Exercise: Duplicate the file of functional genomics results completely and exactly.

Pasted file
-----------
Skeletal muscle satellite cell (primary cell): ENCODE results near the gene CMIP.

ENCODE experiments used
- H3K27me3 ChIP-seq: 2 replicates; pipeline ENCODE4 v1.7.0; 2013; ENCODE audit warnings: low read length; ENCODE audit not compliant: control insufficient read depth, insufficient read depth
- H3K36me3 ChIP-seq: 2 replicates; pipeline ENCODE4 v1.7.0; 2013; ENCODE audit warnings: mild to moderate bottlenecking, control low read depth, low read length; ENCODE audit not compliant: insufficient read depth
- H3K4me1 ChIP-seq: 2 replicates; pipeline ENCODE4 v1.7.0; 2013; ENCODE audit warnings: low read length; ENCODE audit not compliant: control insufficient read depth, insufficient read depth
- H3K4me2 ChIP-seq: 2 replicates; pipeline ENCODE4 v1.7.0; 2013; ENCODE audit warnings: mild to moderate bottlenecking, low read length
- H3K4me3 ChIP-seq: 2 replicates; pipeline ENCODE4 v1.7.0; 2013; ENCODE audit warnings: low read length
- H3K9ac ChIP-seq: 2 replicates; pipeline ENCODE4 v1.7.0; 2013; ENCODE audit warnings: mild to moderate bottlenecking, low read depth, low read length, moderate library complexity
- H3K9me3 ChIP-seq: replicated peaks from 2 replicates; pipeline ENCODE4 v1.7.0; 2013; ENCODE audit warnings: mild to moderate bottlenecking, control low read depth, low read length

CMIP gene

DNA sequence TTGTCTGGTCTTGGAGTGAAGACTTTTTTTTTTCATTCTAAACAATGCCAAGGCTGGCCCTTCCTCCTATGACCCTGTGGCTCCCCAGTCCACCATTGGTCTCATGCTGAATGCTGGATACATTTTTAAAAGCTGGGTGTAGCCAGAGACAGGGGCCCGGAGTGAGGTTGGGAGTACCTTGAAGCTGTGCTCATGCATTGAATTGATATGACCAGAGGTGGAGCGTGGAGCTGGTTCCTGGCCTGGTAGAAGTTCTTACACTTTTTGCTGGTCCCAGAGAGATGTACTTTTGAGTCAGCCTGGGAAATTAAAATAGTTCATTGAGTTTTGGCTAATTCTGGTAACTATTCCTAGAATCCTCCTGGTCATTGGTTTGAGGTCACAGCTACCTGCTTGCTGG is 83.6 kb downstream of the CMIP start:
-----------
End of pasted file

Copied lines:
Skeletal muscle satellite cell (primary cell): ENCODE results near the gene CMIP.

ENCODE experiments used
- H3K27me3 ChIP-seq: 2 replicates; pipeline ENCODE4 v1.7.0; 2013; ENCODE audit warnings: low read length; ENCODE audit not compliant: control insufficient read depth, insufficient read depth
- H3K36me3 ChIP-seq: 2 replicates; pipeline ENCODE4 v1.7.0; 2013; ENCODE audit warnings: mild to moderate bottlenecking, control low read depth, low read length; ENCODE audit not compliant: insufficient read depth
- H3K4me1 ChIP-seq: 2 replicates; pipeline ENCODE4 v1.7.0; 2013; ENCODE audit warnings: low read length; ENCODE audit not compliant: control insufficient read depth, insufficient read depth
- H3K4me2 ChIP-seq: 2 replicates; pipeline ENCODE4 v1.7.0; 2013; ENCODE audit warnings: mild to moderate bottlenecking, low read length
- H3K4me3 ChIP-seq: 2 replicates; pipeline ENCODE4 v1.7.0; 2013; ENCODE audit warnings: low read length
- H3K9ac ChIP-seq: 2 replicates; pipeline ENCODE4 v1.7.0; 2013; ENCODE audit warnings: mild to moderate bottlenecking, low read depth, low read length, moderate library complexity
- H3K9me3 ChIP-seq: replicated peaks from 2 replicates; pipeline ENCODE4 v1.7.0; 2013; ENCODE audit warnings: mild to moderate bottlenecking, control low read depth, low read length

CMIP gene

DNA sequence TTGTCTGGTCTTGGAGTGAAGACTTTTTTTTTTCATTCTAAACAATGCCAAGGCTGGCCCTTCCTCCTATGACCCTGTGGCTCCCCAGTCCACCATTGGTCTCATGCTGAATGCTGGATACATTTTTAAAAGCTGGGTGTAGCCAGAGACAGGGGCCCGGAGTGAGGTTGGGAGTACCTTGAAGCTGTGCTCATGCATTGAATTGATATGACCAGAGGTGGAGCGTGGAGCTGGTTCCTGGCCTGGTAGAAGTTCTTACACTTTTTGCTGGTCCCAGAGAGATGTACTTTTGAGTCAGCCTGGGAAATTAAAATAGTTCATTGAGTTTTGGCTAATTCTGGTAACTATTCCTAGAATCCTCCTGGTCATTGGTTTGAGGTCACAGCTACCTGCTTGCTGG is 83.6 kb downstream of the CMIP start: